Friday, 27 November 2009

Lake Hayes Mistake

A couple of weeks ago I had occasion to go to a newish housing development – Lake Hayes Estate – and it got me thinking about homes and communities.

This place was originally established as ‘affordable family housing’ although with an average sale price of $604,000, I’m not sure about their definition of the word ‘affordable’; a vile subjective term anyway.

Some of the houses are well-appointed and incorporate some intelligent examples of design. Others are simply hideous. And they are all lined up in neat little rows with double garages and tidy lawns.

They are surrounded by mountains and sunk down in a dip so you can’t see from the road, which means they can’t see the beautiful lake for which they are named. In fact, many of them can’t see anything except next-door’s fence.

So I suppose their occupants go to work all day in Queenstown, or possibly Arrowtown, while their children are at schools or kindergartens. They come home to their fortress, pull the curtains, and put their feet up, happy in their nuclear, suburban, Stepford Wives existence.

When I was there I didn’t see a soul, apart from the rubbish collector. There is a park where children can play, which is laid with Astroturf and fenced off from predators. There is no café, there are no shops and there is certainly no pub.

When we moved to our house, one of the reasons for choosing the location was so that we could walk to the local village and go to the pub. I realise this may not be everyone’s priority, but what happens when they run out of bread or milk? They have to get in a car and drive to the supermarket. It’s not the sort of place that encourages ‘thinking outside the box’ (another vile expression). Living in one? That’s another matter.

Neither does it encourage community. The propaganda calls it a township, which to me has sinister connotations of segregation and apartheid. There are walkways so you can pop round to your friend’s house, if they live in the same estate as you. As it is not on the way to anywhere, the roads are quiet so the kids could ride their bikes, if there were any in evidence. It is safe and secure and sterile. We used to call these sorts of places cul-de-sacs, or dead ends.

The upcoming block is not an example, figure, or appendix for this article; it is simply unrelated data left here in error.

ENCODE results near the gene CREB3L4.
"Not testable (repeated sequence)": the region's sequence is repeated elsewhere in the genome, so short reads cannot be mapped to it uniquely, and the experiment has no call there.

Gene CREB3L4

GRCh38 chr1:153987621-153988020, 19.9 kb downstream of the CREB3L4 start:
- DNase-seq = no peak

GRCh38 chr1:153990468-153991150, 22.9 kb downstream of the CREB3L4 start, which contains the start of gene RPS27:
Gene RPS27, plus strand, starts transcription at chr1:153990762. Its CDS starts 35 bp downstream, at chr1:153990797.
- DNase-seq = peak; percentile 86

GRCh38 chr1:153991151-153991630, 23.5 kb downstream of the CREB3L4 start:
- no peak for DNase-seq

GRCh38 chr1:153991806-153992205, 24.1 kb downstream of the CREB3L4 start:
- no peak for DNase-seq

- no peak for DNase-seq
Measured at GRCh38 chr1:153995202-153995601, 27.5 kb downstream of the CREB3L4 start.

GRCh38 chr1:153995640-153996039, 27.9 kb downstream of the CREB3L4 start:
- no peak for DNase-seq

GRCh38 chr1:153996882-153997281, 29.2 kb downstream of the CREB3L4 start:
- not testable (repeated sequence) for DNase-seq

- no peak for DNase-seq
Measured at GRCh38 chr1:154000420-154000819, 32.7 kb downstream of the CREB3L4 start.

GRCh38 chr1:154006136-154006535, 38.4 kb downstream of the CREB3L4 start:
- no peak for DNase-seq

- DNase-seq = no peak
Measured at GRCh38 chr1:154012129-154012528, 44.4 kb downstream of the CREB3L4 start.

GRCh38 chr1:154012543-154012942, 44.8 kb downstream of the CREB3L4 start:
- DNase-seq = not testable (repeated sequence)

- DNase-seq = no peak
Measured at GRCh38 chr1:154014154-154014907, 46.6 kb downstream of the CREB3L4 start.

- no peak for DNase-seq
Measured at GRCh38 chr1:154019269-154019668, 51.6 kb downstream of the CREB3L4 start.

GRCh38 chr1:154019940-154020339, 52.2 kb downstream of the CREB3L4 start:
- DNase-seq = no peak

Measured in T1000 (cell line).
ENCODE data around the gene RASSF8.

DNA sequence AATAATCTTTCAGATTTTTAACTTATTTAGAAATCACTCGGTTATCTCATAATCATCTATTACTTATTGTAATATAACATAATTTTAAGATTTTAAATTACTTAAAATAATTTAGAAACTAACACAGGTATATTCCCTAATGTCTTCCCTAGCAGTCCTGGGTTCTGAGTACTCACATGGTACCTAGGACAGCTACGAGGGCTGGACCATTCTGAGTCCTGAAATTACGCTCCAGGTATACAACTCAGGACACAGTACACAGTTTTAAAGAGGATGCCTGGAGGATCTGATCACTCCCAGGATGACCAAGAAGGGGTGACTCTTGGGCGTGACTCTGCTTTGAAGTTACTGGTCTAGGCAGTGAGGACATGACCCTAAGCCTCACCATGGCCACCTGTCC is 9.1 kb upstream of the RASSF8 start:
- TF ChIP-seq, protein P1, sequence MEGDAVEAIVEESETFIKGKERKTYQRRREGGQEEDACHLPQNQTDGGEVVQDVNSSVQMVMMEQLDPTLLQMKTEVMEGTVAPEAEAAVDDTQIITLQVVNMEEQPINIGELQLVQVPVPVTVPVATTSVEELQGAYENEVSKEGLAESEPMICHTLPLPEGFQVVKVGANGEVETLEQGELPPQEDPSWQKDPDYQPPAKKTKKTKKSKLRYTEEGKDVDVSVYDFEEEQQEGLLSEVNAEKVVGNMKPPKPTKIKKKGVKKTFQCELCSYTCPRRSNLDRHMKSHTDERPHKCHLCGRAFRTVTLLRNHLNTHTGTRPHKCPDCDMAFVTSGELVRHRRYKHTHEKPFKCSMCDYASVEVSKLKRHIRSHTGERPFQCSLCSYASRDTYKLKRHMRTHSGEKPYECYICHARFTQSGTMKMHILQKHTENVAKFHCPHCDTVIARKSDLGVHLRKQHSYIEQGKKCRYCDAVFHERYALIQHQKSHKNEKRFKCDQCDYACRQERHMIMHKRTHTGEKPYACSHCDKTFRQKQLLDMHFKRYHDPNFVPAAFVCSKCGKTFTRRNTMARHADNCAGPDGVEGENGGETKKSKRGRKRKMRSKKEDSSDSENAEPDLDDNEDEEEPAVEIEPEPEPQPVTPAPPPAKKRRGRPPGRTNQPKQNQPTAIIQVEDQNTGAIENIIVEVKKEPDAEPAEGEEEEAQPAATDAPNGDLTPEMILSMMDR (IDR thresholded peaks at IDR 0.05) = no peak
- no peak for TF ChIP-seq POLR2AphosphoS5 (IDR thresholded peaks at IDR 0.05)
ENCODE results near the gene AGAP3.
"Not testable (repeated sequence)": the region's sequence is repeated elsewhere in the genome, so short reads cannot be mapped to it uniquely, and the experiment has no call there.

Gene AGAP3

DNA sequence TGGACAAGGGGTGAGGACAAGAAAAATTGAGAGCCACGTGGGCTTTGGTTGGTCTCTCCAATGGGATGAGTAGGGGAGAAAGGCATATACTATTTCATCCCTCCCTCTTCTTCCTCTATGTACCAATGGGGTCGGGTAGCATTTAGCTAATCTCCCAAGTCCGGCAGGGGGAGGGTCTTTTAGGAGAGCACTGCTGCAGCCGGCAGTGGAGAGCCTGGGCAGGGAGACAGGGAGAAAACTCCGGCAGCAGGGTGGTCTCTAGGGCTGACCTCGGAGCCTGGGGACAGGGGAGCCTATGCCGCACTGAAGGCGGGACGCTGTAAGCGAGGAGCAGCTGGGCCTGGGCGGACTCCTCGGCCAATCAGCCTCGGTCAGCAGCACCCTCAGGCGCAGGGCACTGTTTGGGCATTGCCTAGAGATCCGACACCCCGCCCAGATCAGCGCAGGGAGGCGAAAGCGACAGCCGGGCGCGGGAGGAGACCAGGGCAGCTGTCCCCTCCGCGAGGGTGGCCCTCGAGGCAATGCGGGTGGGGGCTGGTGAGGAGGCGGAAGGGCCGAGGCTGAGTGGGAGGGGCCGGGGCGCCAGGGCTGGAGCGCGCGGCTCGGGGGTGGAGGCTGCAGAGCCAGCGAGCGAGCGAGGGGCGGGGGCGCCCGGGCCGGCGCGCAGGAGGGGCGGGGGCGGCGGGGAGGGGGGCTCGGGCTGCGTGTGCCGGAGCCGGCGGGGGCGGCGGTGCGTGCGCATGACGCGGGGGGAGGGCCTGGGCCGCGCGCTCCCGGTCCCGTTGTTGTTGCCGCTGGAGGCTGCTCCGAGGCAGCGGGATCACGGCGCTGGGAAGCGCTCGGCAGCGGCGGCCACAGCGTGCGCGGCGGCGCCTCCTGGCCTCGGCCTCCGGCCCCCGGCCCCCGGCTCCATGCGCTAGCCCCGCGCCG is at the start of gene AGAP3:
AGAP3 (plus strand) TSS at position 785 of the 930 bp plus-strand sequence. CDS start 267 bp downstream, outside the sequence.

William Morris promoted the idea of community or fellowship – “Fellowship is heaven, and lack of fellowship is hell; fellowship is life, and lack of fellowship is death; and the deeds that ye do upon the earth, it is for fellowship’s sake ye do them.”

But there is no evidence of fellowship here. No laughter or conversation. But wait, I saw one – a tree house in a walnut grove. It was a prime example of youthful enthusiasm and breaking the rules in a totally harmless way. It will probably be removed soon. This is not a place for fun, learning, or exploration.

Sadly these days people are forming ‘communities’ with virtual strangers on their electronic antisocial networking pages. They would rather stay in their house with the metaphorical drawbridge firmly raised rather than meet folk for a pint down the pub. The clean, barren impersonality of Lakes Hayes Estate may well be the way of the future. I hope not. I think it’s a big mistake.


Anonymous said...

I got lost there once, one night at dusk while walking a friend's dog. All the houses are painted the same colour and appear to be chosen from the same limited number of designs. There wasn't a single person or car to be seen.
I wondered if the aliens had visited and I was the last person standing...
Definitely the sort of place that has the potential to send you mad...

Kate Blackhurst said...

I'm not sure aliens would bother with it; they'd probably be bored to death.